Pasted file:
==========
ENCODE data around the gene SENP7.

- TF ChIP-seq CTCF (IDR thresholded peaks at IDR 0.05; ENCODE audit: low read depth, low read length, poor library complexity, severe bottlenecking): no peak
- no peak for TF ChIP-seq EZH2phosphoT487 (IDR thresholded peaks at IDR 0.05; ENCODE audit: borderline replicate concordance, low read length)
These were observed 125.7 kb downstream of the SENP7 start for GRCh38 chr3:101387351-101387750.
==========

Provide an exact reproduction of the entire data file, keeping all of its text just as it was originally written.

ENCODE data around the gene SENP7.

- TF ChIP-seq CTCF (IDR thresholded peaks at IDR 0.05; ENCODE audit: low read depth, low read length, poor library complexity, severe bottlenecking): no peak
- no peak for TF ChIP-seq EZH2phosphoT487 (IDR thresholded peaks at IDR 0.05; ENCODE audit: borderline replicate concordance, low read length)
These were observed 125.7 kb downstream of the SENP7 start for GRCh38 chr3:101387351-101387750.